Ants on the Move (Taxon of the Week: Dorylidae)

Dorylus male. Photo by A. Buschinger.

As expected, it did not take long for this animal to be identified as a male driver ant of the genus Dorylus, commonly known as a sausage fly due to the appearance of the elongate abdomen. African Dorylus species include the largest of all ants: the male in the photo is about 3 cm long while females can be up to 5 cm.

Army ants and driver ants are a clade of tropical ants characterised by a number of distinct behavioural and morphological characteristics, including the construction of temporary nests with at least occasional colony migrations to new nest sites and obligatory foraging in large groups. Queens are permanently wingless; both queens and workers are eyeless or possess very rudimentary eyes (the weirdness of army ant eyes was previously referred to in this post) and often exhibit a large variation in size within a colony. Males possess fully-developed eyes and wings and appear so different to the queens that Linnaeus originally described one in 1764 as a species of wasp, and the relationship between males and females was not established until Savage collected them in association in 1849 (earlier authors, noting the common proximity of males to workers, had suggested that the former might be parasitoids of the latter!) During the 1800s, army ants were commonly recognised as a separate family Dorylidae, but since then they have been included in the family Formicidae with all other ants and 'Dorylidae' has not been used as a valid taxon. The former Dorylidae is now referred to as the 'doryline' or 'dorylomorph' group (also including the related subfamily Cerapachyinae, the members of which do not show the full range of army ant characteristics) with the army ants divided between four subfamilies. This subdivision was established when it was thought for a large part of the 1900s that the subfamilies might be convergent rather than related, but in recent years both morphological and molecular studies have supported a single origin for the army ant lifestyle (Brady, 2003; Brady & Ward, 2005). Within the army ant clade, the basal division has been consistently identified as between the South American Ecitoninae and an Old World (African and Asian) clade including the genera Dorylus, Aenictus and Aenictogiton*, each currently placed in a separate monogeneric subfamily. The biology of army ants was reviewed by Gotwald (1982); I've drawn heavily on that publication for this post.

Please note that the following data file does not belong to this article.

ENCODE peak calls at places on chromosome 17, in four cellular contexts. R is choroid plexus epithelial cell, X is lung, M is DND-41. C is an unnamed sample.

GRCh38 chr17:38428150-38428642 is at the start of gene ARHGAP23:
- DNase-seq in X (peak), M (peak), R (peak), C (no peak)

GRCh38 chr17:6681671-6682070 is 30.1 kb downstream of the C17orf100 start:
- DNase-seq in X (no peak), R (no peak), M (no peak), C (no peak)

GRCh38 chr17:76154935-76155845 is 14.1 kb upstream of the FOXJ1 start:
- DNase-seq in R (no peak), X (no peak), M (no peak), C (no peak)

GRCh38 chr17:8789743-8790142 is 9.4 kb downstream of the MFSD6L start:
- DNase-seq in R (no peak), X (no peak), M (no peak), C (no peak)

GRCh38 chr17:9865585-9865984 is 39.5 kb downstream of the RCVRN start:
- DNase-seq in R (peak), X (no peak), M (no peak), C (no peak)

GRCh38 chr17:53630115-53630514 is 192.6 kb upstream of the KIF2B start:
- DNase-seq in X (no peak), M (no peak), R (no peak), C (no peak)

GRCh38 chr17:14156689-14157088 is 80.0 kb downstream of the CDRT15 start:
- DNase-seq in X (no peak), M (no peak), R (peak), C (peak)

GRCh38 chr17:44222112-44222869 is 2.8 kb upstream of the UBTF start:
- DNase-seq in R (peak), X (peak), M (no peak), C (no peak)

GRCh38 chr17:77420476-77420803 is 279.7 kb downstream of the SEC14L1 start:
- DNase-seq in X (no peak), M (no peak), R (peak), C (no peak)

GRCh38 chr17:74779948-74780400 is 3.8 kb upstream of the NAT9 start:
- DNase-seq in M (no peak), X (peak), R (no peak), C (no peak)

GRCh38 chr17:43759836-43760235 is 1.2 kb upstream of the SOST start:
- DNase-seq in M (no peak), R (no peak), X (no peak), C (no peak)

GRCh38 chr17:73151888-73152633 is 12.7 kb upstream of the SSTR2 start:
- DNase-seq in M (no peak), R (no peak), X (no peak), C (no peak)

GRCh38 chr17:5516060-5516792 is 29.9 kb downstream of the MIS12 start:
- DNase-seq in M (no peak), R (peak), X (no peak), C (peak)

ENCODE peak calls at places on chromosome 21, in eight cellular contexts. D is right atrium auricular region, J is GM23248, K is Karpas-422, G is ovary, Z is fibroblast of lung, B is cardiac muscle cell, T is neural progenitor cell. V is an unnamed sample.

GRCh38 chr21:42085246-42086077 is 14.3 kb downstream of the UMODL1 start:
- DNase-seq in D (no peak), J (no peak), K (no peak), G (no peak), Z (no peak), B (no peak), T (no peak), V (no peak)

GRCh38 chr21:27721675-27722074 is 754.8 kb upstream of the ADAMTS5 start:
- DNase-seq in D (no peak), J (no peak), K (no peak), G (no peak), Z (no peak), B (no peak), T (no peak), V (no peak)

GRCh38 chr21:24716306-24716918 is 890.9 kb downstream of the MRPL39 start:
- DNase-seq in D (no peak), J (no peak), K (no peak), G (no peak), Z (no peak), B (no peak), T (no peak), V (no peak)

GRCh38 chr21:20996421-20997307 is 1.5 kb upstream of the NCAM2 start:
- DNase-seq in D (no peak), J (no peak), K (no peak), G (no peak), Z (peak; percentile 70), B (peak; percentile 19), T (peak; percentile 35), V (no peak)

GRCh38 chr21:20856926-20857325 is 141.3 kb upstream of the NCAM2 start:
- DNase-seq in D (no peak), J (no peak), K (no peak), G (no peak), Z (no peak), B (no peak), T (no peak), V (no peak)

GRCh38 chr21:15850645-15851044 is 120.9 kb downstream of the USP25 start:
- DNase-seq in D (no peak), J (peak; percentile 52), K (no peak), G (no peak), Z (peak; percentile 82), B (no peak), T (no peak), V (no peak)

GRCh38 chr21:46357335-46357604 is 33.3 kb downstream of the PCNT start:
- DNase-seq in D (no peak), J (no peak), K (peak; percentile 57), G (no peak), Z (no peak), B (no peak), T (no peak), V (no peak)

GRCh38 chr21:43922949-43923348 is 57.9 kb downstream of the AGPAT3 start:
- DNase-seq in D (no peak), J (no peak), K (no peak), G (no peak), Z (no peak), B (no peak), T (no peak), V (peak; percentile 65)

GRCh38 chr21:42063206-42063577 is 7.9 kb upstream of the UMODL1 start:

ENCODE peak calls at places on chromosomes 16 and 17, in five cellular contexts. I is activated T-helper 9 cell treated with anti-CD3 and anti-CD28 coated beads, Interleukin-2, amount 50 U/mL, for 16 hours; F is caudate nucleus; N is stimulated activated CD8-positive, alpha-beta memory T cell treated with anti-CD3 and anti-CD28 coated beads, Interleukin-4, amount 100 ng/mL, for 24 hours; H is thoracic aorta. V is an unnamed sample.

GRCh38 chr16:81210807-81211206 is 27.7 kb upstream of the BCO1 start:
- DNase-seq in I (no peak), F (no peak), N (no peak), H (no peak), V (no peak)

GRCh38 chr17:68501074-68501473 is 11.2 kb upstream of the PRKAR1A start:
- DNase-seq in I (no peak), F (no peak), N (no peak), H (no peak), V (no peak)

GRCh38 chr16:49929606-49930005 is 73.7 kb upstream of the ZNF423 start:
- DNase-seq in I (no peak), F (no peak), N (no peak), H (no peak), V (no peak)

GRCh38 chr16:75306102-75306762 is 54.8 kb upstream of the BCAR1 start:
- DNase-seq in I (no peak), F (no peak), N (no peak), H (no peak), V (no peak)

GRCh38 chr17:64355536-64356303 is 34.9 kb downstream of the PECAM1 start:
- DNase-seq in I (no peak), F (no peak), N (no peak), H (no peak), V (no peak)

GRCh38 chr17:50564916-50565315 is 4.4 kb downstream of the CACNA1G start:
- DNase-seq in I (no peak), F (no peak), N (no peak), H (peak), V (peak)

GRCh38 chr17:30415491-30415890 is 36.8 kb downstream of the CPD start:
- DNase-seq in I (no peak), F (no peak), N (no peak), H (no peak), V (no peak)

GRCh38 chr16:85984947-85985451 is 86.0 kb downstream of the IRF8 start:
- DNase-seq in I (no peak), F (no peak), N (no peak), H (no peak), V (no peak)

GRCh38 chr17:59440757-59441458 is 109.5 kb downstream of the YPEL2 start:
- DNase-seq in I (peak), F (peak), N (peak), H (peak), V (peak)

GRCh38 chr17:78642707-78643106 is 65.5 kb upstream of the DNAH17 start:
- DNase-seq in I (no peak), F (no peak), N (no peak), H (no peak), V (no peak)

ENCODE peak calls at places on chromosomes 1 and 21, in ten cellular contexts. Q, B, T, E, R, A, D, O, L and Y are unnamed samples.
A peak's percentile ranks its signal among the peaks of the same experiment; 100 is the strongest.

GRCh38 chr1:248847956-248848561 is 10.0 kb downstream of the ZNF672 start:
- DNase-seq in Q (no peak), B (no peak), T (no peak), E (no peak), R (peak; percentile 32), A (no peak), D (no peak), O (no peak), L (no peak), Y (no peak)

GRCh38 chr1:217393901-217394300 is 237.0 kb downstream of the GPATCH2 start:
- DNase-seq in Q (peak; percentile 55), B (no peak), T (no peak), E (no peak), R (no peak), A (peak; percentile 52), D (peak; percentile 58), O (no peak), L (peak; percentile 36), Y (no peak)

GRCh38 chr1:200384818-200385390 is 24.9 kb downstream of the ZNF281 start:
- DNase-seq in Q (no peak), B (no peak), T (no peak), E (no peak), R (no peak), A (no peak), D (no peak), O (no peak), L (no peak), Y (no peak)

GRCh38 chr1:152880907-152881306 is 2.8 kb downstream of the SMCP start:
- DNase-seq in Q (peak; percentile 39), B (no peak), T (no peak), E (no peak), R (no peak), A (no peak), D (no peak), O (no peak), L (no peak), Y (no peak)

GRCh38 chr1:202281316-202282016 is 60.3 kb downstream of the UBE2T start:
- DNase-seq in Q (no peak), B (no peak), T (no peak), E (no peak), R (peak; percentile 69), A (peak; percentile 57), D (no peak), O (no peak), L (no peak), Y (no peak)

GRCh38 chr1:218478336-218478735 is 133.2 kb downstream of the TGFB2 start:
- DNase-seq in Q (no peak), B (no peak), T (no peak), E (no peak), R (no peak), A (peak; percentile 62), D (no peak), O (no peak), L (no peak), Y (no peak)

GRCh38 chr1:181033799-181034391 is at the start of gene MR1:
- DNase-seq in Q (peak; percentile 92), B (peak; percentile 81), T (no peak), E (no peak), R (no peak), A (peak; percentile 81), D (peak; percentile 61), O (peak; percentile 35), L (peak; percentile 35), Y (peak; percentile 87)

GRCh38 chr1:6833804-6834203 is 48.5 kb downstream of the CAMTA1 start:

*Aenictogiton is a rather enigmatic genus, known only from the rarely collected males. Whether the species of this genus exhibit army ant lifestyles, as suggested by its apparent phylogenetic position, requires the identification of females to establish.

Workers of the South American ecitonine Labidus praedator, showing the huge variation in size between large and small workers. Photo by Alex Wild.